That is why, in the run-up to the 4th annual meeting of the EU-Ukraine Association Council of December 8th and the upcoming United Nations Anti-corruption Day of December 9th, we would like to kindly ask you to urge the Government of Ukraine to honour its anti-corruption commitments, including listed above, and emphasize the potential consequences of further backsliding of the reform process in Ukraine.
We are grateful for your consideration of this letter and firmly believe that only in cooperation with our international partners, particularly the European Union and its Member States, we will be able to build a law-governed state and make Ukraine’s democratic transition irreversible.
Civil society coalition "Reanimation Package of Reforms” (unites 80 CSOs)
Transparency International Ukraine
Centre for Democracy and Rule of Law (CEDEM)
Centre for Economic Strategy
Centre for Political and Legal Research
Center for Political Studies and Analysis "Eidos"
Europe without Barriers
Ilko Kucheriv Democratic Initiative Foundation
Institute for Euro-Atlantic Cooperation
Human rights platform
Ukrainian Center for Independent Political Research
Charity Foundation "Patients of Ukraine"
Center for Local Self-Governance
Advocacy Center "LIFE"
Lab for Democratic Transformations
Quelle: Externer Link: http://rpr.org.ua/en/news/open-letter-of-the-ukrainian-civil-society-to-the-leadership-of-the-european-union-ahead-of-the-upcoming-annual-meeting-of-the-eu-ukraine-association-council-on-december-8-2017/
TI Ukraine Urges Authorities to Stop Dismounting Anti-Corruption Reform (07.12.2017)
Transparency International Ukraine urges the Verkhovna Rada of Ukraine to reject draft directive to dismiss Head of the Committee on Corruption Prevention and Counteraction Yehor Soboliev and draft Law of Ukraine #7362, which will allow the parliament to impeach the credit of heads of anti-corruption agencies by simple vote of majority.
The chapter of the global network is convinced that passage of such a draft law would mean complete dismounting of the anti-corruption reform which started in 2014, as well as invalidation of any attempts at corruption counteraction in Ukraine.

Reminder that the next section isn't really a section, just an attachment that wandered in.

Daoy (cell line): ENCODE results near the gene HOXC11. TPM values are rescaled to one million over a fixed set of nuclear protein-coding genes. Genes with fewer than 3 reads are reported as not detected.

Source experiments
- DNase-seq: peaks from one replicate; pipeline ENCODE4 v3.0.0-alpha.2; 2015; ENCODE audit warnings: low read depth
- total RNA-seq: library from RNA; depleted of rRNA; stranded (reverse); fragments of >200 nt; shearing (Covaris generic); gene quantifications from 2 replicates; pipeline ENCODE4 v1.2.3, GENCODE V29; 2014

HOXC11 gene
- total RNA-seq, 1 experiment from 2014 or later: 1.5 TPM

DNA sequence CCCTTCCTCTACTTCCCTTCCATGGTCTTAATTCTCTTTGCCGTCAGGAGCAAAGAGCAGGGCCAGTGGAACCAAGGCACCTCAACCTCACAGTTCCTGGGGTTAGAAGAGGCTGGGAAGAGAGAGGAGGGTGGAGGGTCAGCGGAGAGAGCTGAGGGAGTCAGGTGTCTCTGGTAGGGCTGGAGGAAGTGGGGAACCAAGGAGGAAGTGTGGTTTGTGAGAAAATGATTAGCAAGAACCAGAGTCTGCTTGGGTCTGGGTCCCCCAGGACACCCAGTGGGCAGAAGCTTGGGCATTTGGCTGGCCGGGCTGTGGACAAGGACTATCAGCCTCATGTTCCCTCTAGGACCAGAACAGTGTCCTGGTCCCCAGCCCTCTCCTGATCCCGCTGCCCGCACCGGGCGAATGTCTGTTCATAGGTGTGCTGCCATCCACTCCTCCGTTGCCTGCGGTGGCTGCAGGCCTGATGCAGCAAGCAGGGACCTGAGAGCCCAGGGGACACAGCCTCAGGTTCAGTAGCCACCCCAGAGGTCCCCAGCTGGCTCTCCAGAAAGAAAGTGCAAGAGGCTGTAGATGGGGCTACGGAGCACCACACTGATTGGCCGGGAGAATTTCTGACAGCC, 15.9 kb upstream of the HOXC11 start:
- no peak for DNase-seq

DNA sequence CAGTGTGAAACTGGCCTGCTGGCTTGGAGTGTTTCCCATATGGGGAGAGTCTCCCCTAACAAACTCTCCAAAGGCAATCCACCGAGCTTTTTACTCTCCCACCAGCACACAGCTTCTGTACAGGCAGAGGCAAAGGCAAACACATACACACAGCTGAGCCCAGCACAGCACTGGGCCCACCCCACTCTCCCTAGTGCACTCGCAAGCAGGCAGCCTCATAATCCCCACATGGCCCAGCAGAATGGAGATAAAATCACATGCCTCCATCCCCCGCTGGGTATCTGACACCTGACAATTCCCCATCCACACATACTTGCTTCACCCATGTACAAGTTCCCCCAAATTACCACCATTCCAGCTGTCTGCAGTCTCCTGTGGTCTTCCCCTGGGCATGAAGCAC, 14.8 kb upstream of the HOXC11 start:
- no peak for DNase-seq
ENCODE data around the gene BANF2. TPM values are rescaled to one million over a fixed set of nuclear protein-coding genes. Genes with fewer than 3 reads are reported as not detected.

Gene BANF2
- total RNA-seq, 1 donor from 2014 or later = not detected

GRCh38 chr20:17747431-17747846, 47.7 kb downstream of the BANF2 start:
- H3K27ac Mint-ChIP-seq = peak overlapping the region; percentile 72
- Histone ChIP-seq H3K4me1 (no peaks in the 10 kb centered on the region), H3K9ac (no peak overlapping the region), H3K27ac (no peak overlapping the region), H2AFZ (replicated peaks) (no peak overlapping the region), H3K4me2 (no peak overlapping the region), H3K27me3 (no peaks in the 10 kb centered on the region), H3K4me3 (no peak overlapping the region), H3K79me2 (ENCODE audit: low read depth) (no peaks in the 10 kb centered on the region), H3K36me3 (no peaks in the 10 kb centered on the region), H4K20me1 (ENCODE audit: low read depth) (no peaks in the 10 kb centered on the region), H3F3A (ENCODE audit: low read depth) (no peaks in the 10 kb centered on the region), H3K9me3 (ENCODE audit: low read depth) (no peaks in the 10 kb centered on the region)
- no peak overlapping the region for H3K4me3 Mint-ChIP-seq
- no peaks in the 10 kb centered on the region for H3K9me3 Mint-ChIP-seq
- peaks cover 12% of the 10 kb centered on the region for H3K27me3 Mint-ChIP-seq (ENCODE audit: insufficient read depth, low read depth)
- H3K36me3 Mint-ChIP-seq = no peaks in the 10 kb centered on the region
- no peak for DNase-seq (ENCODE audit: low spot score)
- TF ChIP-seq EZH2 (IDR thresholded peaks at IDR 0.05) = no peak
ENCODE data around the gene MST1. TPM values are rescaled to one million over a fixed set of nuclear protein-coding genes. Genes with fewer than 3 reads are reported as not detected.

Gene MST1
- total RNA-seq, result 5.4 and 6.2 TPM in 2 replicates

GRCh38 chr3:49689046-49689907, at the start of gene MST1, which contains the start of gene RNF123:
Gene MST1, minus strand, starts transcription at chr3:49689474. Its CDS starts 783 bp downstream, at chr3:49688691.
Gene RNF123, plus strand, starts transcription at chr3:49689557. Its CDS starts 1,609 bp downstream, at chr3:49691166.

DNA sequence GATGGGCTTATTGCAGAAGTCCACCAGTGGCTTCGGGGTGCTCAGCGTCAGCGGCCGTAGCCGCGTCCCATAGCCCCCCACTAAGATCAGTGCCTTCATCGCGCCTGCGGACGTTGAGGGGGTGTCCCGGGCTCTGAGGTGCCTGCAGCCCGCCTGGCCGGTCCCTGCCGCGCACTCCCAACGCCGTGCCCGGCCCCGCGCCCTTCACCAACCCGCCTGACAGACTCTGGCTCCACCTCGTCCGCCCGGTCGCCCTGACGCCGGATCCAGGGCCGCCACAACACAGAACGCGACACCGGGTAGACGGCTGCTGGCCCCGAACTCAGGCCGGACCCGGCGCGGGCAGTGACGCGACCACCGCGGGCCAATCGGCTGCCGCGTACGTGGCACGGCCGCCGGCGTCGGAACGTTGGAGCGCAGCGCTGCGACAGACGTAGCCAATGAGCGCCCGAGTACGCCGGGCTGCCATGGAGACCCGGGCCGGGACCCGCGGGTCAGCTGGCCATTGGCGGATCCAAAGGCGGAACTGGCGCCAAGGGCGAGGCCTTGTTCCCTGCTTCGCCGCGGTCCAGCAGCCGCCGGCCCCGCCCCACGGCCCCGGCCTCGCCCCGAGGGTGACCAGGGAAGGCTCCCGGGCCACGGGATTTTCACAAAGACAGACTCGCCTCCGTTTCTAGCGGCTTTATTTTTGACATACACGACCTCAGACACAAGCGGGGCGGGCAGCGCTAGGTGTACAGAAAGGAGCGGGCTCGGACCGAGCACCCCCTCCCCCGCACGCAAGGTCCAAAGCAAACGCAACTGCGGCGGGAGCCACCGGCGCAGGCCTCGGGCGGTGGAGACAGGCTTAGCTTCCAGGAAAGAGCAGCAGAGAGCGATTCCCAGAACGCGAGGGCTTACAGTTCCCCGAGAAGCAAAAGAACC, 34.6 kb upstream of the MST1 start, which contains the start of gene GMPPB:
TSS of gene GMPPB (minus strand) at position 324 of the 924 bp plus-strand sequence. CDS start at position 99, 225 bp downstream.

On Wednesday, December 6, the Committee on Corruption Prevention and Counteraction recognized the work of its head Yehor Soboliev unsatisfactory and initiated the procedure of his dismissal from the position of the head of the committee. TI Ukraine is convinced that this vote is the revenge of certain public officials for his active protection of the National Anti-Corruption Bureau of Ukraine and his attempts to stop the effort to halt the anti-corruption reform. It is thanks to Yehor Soboliev that institutional independence of the NABU and the NAPC has been defended, the Public Expertise Council which provides anti-corruption expertise on legislation has been created under the Committee.
At the same time, TI Ukraine emphasizes that dismissal of the Head of the Committee is only possible after consideration of the respective draft directive at a committee meeting, which has not been done.
As the next step, draft law #7362 was registered in the Verkhovna Rada of Ukraine today – "On Introduction of Changes to Certain Laws of Ukraine Concerning Ensuring Parliamentary Control," which was sent for consideration to the Committee for Corruption Prevention and Counteraction. The draft law in question introduces changes to several laws which enable the parliament to impeach credit of the Director of the NABU, Head of the SAP, Director of the State Investigation Bureau, a member of the NAPC, which will lead to the aforementioned officials having to resign. Besides, the aforementioned officials can from now on be fired not only if they commit a crime, but a corruption-related administrative offense as well.
The aforementioned legislative brings the newly created anti-corruption agencies under full control of Ukrainian public authorities and mean that they would lose independence in their activity. In its turn, it will lead to complete dismounting of the anti-corruption reform in Ukraine and complete termination of true anti-corruption fight in this country.
Remember that Ukraine’s anti-corruption achievements became the main reason why Ukraine was awarded visa-free regime, and the termination of the anti-corruption reform may very well lead to cancellation of the visa-free regime with the EU.
TI Ukraine has already addressed international partners with a request to call on the Ukrainian authorities to stop destruction of the anti-corruption reform. For instance, the joint statement of the international coalition of CSOs at the Global Forum on Asset Recovery currently taking place in Washington, DC, there is a point urging Prosecutor General’s Office of Ukraine to stop pressuring the National Anti-Corruption Bureau.
TI Ukraine calls on the Ukrainian authorities to stop their counterproductive activity on destruction of independence of Ukrainian anti-corruption agencies. Termination of the fight against corruption will have a negative impact on economic recovery and Ukraine’s integration into the European community.